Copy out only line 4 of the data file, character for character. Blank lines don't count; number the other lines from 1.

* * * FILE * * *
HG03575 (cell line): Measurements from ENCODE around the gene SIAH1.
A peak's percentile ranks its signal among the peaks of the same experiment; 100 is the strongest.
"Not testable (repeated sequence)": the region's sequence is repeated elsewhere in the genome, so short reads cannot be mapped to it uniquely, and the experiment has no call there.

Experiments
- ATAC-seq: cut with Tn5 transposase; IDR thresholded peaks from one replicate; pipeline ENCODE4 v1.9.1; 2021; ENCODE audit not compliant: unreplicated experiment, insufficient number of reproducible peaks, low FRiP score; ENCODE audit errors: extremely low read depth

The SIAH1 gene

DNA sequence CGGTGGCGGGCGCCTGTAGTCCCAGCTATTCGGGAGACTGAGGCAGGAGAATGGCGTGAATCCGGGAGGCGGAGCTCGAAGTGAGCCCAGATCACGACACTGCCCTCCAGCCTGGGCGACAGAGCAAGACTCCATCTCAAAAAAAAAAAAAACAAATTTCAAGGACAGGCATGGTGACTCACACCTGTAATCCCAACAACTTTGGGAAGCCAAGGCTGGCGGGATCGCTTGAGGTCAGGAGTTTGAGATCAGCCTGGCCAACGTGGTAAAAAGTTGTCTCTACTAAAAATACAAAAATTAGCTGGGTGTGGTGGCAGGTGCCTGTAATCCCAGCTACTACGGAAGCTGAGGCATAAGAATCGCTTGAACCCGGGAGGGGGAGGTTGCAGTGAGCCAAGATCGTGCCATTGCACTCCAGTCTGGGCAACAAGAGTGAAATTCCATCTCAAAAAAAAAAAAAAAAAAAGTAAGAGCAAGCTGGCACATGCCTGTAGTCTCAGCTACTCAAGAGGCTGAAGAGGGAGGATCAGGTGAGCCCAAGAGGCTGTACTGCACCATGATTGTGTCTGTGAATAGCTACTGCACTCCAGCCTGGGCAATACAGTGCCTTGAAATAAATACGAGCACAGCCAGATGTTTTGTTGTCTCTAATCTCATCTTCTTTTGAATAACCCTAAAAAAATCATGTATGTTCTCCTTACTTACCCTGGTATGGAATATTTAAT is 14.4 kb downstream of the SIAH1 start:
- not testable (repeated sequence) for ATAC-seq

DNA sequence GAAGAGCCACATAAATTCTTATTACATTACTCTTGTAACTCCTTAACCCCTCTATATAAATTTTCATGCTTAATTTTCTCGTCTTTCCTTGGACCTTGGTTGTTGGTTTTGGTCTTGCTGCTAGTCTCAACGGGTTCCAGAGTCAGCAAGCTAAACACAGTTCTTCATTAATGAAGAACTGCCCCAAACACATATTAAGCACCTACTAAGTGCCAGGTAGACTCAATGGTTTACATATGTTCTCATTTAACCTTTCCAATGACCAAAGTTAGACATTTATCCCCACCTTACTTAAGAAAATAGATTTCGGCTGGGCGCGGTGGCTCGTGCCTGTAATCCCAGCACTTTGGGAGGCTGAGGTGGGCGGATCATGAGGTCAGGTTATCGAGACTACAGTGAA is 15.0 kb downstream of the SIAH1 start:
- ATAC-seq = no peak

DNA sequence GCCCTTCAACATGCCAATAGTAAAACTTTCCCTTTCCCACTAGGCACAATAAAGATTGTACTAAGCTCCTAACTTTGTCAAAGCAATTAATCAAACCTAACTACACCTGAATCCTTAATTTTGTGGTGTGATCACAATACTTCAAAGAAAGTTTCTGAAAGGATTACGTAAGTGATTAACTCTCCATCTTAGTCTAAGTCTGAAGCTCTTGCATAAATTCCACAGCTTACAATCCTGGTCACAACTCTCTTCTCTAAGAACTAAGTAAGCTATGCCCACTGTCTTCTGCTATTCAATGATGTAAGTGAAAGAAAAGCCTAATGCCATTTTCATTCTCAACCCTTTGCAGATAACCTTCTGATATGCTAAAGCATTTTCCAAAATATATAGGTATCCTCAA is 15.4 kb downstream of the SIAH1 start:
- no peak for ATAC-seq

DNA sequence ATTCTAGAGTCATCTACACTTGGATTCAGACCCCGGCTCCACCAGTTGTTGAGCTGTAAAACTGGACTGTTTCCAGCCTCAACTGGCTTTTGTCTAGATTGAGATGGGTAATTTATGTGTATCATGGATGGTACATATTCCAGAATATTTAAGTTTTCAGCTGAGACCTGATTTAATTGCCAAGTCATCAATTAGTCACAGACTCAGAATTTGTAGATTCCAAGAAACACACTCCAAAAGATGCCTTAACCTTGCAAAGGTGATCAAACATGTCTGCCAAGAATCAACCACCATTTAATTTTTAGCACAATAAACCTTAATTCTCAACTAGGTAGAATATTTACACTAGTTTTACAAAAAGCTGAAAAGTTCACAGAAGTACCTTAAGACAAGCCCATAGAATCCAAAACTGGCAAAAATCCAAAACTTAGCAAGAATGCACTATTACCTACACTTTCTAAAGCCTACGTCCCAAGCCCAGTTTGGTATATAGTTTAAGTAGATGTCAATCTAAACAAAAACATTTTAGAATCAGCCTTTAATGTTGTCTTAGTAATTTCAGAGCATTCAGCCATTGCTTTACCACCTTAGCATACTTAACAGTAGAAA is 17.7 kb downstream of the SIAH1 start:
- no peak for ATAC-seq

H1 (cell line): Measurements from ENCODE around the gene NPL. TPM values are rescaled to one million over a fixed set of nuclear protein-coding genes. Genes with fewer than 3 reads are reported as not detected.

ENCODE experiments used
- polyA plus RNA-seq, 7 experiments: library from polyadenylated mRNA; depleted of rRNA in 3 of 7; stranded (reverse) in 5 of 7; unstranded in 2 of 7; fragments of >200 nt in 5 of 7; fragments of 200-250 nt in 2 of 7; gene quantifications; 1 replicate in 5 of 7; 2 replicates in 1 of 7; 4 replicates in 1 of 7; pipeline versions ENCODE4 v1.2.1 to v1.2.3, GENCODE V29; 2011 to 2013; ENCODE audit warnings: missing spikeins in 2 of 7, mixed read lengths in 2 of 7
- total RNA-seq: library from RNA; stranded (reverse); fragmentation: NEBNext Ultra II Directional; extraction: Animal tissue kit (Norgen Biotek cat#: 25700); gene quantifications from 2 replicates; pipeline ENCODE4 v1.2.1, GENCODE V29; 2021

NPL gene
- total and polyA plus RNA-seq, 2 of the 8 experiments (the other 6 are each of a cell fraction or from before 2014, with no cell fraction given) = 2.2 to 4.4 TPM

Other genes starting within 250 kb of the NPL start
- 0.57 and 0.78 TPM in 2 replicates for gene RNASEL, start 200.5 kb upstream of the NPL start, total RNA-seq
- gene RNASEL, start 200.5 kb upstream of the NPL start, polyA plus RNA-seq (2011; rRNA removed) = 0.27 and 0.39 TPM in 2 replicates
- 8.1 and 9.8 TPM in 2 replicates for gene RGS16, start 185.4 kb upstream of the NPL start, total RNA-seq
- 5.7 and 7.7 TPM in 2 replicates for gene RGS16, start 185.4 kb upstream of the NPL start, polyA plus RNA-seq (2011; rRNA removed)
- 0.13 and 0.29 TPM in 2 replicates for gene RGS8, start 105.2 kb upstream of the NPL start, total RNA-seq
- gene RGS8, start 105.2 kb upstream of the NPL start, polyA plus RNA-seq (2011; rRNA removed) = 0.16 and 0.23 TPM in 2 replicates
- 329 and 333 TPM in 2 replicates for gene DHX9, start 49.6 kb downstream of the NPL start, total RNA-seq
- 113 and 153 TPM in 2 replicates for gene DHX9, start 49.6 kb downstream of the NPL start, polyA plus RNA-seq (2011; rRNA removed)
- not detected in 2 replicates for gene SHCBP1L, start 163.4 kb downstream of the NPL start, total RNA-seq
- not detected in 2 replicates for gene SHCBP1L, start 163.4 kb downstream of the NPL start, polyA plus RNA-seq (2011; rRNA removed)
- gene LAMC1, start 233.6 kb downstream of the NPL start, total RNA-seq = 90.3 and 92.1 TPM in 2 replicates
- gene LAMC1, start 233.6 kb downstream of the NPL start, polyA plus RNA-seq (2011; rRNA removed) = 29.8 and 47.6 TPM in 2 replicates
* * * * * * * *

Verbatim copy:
Experiments